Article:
Sunday, September 10 is Grandparents Day, and at Crossroads at Big Creek, we will celebrate the day with our Annual Monarch Tagging Event. This is a wonderful learning adventure for multi-generational families (though interested individuals of all ages are welcome.)
When I remember my grandparents. I think of their trips. They were world travelers—Africa, Europe, China, Latin America. I recall watching jerky home movies of their winter retreat in the mountains of Mexico.
But they have been gone for a long time. I can’t ask them exactly where they stayed. Now, with the help of maps and my Navigator app, I could probably find the country of Mexico, but could I find a specific small evergreen forest in the mountains where Grandma and Grandpa spent a winter? No way.
And this is what makes monarch butterflies so remarkable. Without maps or instructions, they can locate the exact location the Central Mexican Oyamel fir forests in the Michoancan hills where their insect grandparents, or great-grandparents spent the winter.
Understand that monarch migration is not a round-trip.
The monarchs that overwinter in Mexico start flying north in early spring. They make it to Texas or the Gulf states, lay their eggs and die.
Their offspring usually arrive in Door County around the first of June. The monarchs we have enjoyed this summer did not live very long…somewhere between two and six weeks. These butterflies never left Door County. But they did mate and lay eggs.
Those eggs hatched, grew as caterpillars, and went through metamorphosis.
The adult butterflies that emerge in late summer (the grandchildren or great-grandchildren generation) lack any desire to mate. Instead, they are instinctively compelled to sip nectar from as many flowers as possible. They must build up fat reserves in order have enough energy to fly from here to Mexico, to live through winter, and then to mate and begin the journey north next spring.
Scientists still do not know how these insects find the exact forests their great-grandparents and countless generations before them overwintered, but recent research has revealed some of the basic navigation techniques employed by these orange and black butterflies.
Apparently, monarchs have an internal clock/compass. According the Dr. Eli Schlizeman, of the University of Washington, “Monarchs use their large, complex eyes to monitor the sun’s position in the sky, but the sun’s position is not enough to determine direction.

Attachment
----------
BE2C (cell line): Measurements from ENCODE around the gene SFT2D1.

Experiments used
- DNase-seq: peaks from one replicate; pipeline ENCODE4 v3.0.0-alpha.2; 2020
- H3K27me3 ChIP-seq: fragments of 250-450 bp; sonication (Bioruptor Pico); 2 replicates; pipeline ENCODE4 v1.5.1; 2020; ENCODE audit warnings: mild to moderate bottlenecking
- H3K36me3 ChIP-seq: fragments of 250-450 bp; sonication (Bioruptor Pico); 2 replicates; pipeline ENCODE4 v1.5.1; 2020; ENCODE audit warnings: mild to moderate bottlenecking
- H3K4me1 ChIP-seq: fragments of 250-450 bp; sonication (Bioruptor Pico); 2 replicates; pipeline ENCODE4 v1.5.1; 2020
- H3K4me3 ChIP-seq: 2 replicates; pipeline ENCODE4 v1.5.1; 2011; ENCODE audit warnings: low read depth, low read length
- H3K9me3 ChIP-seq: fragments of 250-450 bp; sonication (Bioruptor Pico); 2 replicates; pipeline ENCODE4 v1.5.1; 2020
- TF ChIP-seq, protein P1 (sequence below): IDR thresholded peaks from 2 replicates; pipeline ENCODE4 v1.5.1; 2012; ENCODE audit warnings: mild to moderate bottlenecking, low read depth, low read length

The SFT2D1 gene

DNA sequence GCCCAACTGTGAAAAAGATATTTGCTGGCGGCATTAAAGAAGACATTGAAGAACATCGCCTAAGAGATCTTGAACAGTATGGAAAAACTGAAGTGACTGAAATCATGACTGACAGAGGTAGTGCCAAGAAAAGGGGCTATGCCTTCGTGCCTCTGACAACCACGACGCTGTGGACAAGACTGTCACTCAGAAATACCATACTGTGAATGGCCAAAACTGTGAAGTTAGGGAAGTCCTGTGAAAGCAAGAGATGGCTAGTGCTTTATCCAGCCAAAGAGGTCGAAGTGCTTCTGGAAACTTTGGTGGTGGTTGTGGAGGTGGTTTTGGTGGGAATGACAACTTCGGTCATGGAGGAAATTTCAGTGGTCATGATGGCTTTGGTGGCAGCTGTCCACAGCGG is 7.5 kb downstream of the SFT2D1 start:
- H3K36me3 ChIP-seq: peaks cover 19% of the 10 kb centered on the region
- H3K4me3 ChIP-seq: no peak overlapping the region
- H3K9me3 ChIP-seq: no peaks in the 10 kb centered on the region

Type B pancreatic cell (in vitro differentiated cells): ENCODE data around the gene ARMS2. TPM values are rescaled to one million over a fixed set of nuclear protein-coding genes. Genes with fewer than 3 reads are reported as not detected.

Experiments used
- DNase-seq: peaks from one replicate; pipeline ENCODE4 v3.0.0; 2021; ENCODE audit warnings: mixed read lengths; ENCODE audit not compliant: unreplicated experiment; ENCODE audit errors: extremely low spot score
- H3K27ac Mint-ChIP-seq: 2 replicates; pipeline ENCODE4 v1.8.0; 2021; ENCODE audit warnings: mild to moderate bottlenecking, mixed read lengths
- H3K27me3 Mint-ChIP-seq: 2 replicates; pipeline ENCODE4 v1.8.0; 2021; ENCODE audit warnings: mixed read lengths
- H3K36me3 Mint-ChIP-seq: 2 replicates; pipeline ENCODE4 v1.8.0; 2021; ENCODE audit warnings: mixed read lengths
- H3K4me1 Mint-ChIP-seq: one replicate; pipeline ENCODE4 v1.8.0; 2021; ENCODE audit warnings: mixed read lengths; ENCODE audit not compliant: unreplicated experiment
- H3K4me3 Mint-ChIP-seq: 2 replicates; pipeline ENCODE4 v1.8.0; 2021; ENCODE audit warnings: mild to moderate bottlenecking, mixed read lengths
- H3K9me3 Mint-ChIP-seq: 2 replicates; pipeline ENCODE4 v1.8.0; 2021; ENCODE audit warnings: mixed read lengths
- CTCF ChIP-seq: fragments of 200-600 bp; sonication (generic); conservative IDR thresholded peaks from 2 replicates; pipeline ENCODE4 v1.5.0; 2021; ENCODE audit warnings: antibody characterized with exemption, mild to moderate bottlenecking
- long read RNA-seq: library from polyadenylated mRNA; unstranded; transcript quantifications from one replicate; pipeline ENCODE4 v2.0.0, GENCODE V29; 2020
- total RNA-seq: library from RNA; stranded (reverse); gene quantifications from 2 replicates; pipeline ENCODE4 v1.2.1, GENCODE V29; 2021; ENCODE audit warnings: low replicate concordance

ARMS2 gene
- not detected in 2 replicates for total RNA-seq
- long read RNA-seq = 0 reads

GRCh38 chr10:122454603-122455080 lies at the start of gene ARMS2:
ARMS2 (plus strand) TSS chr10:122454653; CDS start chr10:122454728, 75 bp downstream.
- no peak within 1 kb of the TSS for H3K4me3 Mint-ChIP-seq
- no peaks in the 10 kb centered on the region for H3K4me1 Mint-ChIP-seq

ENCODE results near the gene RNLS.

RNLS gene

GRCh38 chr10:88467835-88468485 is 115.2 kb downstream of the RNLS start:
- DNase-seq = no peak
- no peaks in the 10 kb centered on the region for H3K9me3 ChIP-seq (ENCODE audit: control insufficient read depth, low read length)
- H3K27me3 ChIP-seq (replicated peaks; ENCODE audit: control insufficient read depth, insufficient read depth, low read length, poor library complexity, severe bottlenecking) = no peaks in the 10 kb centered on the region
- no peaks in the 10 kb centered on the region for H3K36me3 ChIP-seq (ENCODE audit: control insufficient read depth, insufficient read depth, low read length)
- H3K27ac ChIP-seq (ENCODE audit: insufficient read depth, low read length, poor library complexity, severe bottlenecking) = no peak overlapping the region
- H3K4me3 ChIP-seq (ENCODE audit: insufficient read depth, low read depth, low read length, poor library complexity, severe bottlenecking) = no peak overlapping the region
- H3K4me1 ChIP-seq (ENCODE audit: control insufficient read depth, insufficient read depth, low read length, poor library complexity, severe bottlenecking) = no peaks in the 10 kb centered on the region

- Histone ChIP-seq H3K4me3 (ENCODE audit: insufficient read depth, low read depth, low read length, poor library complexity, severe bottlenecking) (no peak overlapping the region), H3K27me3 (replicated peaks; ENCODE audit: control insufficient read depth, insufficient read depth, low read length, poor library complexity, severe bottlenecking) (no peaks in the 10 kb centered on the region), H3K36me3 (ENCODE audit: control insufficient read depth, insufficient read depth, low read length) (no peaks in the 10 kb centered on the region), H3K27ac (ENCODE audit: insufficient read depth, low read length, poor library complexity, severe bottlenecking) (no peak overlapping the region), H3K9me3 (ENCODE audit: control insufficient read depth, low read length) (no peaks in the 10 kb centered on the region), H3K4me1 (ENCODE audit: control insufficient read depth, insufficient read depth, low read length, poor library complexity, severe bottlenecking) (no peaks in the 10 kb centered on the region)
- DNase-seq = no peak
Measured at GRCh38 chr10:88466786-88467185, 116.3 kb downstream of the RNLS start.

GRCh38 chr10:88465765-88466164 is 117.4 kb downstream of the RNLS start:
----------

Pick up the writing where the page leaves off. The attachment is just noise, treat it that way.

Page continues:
“Each butterfly must also combine that information with the time of day to know where to go.
“An internal clock maintains a daily pattern of physiology and behavior and in the monarch. The clock is centered in the antennae.”
So this time of year, monarchs, using their eyes and antennae, head southwest toward Mexico, and we hope many of them are refueling on the abundant flowers of Crossroads on Sunday, September 10 at 2:00.
Guest Naturalist Karen Newbern will present a lively program for learners of all ages in the lecture hall of the Collins Learning Center. After an indoor introduction on the Monarch life cycle, she will distribute nets for butterfly collecting for the tag/release activity.
We’ve been a bit early the last few years, but we hope to be tagging butterflies that hatched and developed in Door County and also monarchs migrating from points north.
The butterflies we tag at Crossroads, incredibly, will fly to Mexico for the winter and there is a remote chance that researchers will recover one of “our” tagged monarchs and notify us. It has happened only once….so far. [This winter though, our friend Judy Gauger who lives between Fish Creek and Baileys Harbor, received word that one of her tagged monarchs was recovered.] The program is free and open to the public.
Our Friday Film this week will be a documentary on monarch butterflies. Offered at 2:00 on Friday, it is free and open to the public.
During our Parking Lot expansion, spaces will be available much of the time, but when heavy equipment is present, we ask that visitors park at the Maintenance Building (first drive east of the main entrance) or at the Astronomy Campus parking lot (intersection of Cove Road and Utah Street).
Crossroads at Big Creek is made up of three properties: Ida Bay, The Cove, and the Big Creek Preserves. The Collins Learning Center, located at 2041 Michigan Street , is open daily 2:00-4:30 and during scheduled programs. Restrooms and trails are always open.